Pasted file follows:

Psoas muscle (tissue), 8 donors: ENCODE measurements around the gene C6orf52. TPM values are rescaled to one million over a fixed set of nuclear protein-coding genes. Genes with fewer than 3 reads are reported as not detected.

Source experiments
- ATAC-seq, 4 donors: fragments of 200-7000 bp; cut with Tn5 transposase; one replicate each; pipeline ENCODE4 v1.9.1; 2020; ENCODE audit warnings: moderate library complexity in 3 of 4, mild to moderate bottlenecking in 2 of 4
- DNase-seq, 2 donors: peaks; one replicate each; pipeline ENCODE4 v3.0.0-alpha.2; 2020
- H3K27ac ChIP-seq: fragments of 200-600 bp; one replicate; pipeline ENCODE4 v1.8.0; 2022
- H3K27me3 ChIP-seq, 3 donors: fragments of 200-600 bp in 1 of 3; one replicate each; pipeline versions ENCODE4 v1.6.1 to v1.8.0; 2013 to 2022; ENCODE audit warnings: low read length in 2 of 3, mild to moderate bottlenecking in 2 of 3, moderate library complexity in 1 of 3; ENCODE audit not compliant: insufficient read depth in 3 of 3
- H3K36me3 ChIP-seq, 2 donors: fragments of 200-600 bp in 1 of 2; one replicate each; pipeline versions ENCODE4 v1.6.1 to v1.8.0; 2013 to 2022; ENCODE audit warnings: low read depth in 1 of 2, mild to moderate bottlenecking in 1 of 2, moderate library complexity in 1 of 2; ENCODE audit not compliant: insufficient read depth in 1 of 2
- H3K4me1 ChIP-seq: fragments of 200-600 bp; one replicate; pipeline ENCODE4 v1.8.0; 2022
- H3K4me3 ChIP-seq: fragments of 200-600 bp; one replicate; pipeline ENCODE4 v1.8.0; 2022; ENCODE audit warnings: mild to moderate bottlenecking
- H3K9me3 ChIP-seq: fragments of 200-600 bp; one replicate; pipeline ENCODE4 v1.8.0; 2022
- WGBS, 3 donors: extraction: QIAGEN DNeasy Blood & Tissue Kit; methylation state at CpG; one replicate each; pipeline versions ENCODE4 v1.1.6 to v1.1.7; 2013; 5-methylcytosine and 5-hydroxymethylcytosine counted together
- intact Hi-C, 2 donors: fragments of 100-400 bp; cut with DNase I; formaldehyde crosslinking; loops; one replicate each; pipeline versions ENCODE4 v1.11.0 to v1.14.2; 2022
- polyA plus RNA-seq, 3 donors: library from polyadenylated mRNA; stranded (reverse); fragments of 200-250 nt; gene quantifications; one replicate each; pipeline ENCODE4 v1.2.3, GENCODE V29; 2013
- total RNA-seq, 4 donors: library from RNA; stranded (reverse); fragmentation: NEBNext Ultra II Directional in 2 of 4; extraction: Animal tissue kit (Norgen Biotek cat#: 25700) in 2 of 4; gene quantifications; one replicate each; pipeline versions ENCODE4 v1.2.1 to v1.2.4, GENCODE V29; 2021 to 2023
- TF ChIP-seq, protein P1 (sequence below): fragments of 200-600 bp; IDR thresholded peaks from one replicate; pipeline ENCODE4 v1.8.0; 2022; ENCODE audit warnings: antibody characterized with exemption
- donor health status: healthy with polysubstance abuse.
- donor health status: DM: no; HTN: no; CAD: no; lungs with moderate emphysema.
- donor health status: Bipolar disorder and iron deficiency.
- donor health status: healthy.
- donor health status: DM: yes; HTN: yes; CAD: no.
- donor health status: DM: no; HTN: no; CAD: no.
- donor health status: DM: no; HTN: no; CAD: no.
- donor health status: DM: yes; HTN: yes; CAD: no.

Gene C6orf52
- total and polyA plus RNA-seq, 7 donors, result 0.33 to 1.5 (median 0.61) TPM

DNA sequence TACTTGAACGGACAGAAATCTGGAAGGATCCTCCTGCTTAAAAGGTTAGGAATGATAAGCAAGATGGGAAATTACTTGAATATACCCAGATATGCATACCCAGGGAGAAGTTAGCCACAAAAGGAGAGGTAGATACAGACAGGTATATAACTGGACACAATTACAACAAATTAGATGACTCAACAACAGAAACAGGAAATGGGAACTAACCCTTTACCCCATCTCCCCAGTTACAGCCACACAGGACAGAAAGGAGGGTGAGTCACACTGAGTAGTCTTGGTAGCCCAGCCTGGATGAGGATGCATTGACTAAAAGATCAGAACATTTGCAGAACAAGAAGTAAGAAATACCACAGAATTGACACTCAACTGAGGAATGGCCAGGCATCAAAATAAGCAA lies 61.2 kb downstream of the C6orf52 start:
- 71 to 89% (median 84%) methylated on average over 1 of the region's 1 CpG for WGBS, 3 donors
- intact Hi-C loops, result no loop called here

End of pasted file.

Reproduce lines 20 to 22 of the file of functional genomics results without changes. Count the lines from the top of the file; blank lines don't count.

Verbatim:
- donor health status: DM: yes; HTN: yes; CAD: no.
- donor health status: DM: no; HTN: no; CAD: no.
- donor health status: DM: no; HTN: no; CAD: no.